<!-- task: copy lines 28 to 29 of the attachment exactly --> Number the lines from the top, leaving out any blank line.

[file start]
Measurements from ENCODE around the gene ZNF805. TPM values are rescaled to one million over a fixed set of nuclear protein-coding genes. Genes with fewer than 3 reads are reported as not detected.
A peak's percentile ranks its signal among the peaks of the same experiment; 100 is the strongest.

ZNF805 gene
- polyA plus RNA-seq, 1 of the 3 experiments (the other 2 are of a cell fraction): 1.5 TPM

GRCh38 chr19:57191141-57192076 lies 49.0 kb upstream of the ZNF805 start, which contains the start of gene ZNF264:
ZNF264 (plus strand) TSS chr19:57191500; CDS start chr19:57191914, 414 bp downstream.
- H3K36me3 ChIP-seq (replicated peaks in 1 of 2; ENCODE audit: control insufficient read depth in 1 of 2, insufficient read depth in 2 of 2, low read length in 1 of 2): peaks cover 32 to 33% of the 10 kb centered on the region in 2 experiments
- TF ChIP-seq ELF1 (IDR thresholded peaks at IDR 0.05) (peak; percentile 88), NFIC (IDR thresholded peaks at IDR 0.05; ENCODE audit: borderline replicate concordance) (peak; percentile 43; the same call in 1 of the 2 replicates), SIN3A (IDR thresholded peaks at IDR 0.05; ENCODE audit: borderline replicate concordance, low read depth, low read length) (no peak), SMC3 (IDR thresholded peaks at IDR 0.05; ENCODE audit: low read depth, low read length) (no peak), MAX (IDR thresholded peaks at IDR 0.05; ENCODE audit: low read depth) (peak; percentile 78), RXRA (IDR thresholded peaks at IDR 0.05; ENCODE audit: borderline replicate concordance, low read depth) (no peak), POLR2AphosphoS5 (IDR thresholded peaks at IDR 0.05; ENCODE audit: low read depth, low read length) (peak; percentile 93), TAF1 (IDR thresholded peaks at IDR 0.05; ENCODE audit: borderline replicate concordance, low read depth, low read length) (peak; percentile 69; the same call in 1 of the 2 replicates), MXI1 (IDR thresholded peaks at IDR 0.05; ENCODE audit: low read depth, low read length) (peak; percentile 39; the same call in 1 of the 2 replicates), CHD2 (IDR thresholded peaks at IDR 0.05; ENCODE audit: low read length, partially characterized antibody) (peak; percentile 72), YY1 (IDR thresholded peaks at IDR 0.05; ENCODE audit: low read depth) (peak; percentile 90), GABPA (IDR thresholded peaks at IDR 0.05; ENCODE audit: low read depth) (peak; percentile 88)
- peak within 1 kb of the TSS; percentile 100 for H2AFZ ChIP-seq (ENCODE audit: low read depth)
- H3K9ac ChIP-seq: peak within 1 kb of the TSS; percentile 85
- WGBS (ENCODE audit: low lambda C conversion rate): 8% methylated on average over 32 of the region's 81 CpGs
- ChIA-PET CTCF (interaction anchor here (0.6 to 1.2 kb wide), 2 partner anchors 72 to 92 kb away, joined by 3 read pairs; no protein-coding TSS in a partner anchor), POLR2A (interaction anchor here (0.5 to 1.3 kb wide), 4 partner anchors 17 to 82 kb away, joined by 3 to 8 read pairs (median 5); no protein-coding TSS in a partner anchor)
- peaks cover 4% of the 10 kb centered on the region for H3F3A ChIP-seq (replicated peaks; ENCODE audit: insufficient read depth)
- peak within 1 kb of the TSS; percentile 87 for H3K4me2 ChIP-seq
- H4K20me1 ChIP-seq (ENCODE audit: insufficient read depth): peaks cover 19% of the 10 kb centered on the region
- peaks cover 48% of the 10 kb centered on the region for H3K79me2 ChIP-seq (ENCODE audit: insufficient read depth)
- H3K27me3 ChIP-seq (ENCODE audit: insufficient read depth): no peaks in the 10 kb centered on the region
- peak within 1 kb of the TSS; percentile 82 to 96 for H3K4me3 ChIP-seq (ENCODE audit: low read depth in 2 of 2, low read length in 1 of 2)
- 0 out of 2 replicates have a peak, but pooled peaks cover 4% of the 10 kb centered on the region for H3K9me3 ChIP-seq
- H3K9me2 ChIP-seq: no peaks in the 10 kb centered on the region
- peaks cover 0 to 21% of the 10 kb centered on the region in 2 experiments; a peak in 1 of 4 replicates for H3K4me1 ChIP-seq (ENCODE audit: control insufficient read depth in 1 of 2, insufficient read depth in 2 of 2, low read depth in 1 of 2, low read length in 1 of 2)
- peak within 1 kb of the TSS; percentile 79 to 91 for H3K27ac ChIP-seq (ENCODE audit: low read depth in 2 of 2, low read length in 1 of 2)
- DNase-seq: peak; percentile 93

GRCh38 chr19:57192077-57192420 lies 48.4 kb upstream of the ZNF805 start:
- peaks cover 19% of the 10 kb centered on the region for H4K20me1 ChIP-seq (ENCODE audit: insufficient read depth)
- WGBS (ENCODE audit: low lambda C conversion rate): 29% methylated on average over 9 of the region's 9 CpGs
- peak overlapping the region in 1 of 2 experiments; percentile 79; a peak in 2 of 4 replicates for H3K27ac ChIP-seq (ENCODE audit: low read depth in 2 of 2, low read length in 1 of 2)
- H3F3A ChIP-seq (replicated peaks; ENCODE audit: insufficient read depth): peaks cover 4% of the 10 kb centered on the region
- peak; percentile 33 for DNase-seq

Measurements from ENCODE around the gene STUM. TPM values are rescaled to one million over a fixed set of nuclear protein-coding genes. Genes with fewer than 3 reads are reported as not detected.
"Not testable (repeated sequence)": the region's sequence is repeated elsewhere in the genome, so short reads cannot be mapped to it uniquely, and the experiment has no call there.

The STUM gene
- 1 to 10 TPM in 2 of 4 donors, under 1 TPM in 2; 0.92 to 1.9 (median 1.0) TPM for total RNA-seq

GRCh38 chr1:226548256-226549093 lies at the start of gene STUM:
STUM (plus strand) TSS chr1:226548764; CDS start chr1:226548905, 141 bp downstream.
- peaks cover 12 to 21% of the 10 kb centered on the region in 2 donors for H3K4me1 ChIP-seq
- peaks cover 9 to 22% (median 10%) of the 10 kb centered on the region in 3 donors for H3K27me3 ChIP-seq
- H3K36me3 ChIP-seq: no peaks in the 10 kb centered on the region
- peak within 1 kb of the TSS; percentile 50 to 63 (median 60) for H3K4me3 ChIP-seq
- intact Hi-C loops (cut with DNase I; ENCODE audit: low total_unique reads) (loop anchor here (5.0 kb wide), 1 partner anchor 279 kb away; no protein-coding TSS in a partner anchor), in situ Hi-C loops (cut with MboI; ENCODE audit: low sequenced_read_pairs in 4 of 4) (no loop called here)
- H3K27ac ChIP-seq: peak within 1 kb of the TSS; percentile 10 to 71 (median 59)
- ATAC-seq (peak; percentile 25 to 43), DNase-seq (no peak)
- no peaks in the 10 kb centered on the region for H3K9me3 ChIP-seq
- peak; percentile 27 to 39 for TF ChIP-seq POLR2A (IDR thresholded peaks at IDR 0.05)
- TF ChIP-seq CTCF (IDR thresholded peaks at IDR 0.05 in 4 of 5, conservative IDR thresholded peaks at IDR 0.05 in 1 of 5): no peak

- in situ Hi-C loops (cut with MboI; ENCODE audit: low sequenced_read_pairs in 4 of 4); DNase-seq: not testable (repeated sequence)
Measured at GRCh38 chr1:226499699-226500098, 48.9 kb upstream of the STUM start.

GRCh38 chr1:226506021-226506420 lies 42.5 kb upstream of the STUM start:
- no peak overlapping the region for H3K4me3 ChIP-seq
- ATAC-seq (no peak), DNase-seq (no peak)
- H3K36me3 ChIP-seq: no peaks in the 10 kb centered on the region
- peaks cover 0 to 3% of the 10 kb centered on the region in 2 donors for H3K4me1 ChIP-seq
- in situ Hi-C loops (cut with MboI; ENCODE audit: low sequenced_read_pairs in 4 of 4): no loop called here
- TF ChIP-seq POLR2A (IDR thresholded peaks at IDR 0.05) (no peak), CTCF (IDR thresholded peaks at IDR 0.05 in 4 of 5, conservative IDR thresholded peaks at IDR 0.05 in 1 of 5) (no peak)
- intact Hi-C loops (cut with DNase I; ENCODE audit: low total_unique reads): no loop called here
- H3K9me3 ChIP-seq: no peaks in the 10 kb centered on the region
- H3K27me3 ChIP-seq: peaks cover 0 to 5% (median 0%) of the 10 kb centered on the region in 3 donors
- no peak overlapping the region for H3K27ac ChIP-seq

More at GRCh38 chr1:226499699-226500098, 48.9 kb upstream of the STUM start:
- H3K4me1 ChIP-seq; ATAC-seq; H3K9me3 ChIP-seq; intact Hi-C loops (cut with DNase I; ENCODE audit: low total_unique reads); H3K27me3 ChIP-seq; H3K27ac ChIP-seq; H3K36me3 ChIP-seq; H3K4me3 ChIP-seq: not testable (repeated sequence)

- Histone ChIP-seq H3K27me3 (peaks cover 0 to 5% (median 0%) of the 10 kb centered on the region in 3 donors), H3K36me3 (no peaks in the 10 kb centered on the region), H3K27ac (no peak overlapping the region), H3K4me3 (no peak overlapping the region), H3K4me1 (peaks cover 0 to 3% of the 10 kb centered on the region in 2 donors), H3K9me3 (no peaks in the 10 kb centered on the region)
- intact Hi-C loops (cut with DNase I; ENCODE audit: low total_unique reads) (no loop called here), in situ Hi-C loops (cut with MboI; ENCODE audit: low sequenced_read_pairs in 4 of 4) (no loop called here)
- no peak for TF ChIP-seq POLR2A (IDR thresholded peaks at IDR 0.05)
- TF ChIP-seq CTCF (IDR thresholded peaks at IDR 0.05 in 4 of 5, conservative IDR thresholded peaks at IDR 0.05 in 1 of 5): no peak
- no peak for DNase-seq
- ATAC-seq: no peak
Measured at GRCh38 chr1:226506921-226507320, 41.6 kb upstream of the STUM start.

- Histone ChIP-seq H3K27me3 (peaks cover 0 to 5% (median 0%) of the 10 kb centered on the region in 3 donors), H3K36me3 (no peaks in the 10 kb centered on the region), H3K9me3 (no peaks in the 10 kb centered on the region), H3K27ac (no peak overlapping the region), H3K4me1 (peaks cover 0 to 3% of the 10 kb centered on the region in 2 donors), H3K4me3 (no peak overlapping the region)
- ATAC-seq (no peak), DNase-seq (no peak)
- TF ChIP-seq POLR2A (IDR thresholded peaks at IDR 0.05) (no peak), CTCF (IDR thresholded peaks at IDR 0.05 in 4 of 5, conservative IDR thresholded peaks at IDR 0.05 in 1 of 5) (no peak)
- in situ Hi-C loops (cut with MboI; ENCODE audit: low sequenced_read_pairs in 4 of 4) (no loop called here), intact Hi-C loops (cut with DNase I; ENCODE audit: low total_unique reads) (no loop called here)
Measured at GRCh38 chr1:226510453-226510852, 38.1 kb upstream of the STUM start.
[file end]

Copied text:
- H3F3A ChIP-seq (replicated peaks; ENCODE audit: insufficient read depth): peaks cover 4% of the 10 kb centered on the region
- peak; percentile 33 for DNase-seq